Welcome to the Project on Social Innovation: Doing More with Less
Welcome to the Project on Social Innovation, an online hub for social innovation from the Ash Center for Democratic Governance and Innovation at Harvard Kennedy School.
As communities across the United States grapple with fiscal crisis—facing spiraling deficits, dangerous levels of debt and the worst economic recession in some 70 years—Americans understand that all levels of their government must take action. Calls are growing louder for the cost-cutting and financial restraint within government that so many families have had to practice at home.
At the same time, families are experiencing poverty and accessing our safety net programs at unprecedented levels. For this reason we must find new ways to do more with less. This starts with making tough choices about public spending. It also means seeking out promising public and private sector innovations to help limited resources go further in addressing our most pressing needs.
According to a Pew Research Center poll in early 2011, however, even while Americans increasingly recognize the need to halt increases in spending, many remain reluctant to embrace specific cuts. There is still not one area of domestic federal spending, from education to veterans benefits to health care to public safety, that more Americans, when pressed, want to decrease more than they want to increase.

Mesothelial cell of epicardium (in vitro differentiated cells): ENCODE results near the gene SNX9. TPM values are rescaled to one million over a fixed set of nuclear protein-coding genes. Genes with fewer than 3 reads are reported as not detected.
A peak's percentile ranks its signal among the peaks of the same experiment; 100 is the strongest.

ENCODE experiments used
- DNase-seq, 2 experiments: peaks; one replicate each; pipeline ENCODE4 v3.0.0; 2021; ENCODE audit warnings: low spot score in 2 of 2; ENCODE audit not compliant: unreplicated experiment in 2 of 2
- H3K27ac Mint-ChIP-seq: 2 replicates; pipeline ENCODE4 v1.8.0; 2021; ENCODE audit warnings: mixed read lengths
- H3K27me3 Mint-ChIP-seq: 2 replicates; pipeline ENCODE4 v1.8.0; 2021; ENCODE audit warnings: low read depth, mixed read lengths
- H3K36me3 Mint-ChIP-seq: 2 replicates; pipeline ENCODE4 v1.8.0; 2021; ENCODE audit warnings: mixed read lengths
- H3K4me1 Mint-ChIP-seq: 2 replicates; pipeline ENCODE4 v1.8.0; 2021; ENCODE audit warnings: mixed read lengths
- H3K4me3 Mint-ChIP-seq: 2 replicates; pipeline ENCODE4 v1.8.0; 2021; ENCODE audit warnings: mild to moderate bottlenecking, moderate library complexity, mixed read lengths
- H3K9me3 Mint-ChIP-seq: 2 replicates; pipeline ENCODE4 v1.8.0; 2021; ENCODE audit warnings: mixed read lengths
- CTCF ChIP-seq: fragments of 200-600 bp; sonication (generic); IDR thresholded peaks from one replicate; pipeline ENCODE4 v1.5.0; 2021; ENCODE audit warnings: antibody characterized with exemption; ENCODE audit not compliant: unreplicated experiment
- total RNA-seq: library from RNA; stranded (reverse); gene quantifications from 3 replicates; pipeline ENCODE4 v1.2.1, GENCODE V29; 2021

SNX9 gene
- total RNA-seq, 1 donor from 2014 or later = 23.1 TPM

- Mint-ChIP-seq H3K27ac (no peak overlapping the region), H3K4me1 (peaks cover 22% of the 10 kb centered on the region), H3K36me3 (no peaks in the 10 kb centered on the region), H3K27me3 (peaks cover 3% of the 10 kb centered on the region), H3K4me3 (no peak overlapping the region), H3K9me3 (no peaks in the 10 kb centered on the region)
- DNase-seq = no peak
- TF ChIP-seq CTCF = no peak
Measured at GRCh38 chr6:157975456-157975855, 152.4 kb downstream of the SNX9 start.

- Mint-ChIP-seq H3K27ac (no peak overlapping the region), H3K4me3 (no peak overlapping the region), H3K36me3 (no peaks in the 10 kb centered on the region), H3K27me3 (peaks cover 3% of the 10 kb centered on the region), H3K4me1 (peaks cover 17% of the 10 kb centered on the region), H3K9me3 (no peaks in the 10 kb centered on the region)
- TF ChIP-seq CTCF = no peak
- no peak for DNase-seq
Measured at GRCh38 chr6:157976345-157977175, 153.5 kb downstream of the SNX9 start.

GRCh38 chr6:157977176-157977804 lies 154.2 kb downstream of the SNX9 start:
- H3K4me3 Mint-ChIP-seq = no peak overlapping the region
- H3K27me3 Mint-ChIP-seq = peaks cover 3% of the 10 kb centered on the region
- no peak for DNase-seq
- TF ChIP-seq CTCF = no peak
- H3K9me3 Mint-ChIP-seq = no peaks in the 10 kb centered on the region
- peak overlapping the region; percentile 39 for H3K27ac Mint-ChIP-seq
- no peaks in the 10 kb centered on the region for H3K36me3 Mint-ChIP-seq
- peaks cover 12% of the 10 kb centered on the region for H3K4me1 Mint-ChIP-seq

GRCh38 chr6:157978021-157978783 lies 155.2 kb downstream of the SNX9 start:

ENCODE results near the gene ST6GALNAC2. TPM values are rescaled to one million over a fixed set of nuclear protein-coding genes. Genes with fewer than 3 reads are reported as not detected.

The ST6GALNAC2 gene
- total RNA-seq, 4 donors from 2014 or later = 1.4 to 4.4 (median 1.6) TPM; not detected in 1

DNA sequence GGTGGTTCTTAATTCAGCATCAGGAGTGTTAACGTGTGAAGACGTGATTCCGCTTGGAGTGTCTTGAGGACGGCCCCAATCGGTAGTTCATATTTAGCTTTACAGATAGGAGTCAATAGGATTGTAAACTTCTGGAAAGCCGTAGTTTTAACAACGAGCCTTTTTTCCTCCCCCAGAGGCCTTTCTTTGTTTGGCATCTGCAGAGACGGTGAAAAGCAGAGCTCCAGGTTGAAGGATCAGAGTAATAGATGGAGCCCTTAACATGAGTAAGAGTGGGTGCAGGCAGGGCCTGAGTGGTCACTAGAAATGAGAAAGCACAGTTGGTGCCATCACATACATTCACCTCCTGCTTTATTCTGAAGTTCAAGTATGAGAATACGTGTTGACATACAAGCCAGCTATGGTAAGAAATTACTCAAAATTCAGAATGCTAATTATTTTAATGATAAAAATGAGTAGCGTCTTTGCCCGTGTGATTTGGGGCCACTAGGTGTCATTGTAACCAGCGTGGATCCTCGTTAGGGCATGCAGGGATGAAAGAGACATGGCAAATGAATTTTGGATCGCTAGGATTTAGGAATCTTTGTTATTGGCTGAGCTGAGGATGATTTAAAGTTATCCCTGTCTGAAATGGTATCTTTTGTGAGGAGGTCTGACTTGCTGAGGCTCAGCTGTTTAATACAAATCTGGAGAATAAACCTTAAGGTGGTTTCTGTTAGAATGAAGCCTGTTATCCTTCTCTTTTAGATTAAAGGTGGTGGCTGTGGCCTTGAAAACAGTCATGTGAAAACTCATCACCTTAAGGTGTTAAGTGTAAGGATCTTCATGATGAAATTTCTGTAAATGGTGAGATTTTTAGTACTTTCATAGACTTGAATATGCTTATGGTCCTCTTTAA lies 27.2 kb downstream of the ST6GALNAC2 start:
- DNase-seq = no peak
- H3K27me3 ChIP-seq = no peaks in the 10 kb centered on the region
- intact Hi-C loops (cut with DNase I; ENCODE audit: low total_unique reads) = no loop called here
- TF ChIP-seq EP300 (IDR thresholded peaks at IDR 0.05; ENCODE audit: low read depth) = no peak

This current landscape makes it even more difficult for innovators, and the elected officials on whom they rely, to repurpose spending on social services and entitlements alike. Counter-tides of organized opposition from those who have the most to lose are stronger than ever.
For anyone courageous enough to seek to drive major change in the face of large scale and seemingly insurmountable political hurdles like those faced by U.S. government officials today, we offer below some tangible lessons from the world of social innovation.
In this spirit of austerity, we view the Ash Center’s Project on Social Innovation as a resource on the technical, programmatic and policy innovations. But also, perhaps more importantly, it should be a resource on the strategies and tactics needed to develop and grow those new ideas that work but face an uphill climb.
While it features best practices, tool kits and ideas captured by the Harvard Kennedy School, you the practicing innovator will be this site’s most valuable source. We envision the Project as something that will be built by you and a growing community of people who identify themselves as innovators.
We hope you will use it as your own laboratory–to create, find and share solutions in your communities and with fellow citizens across the country.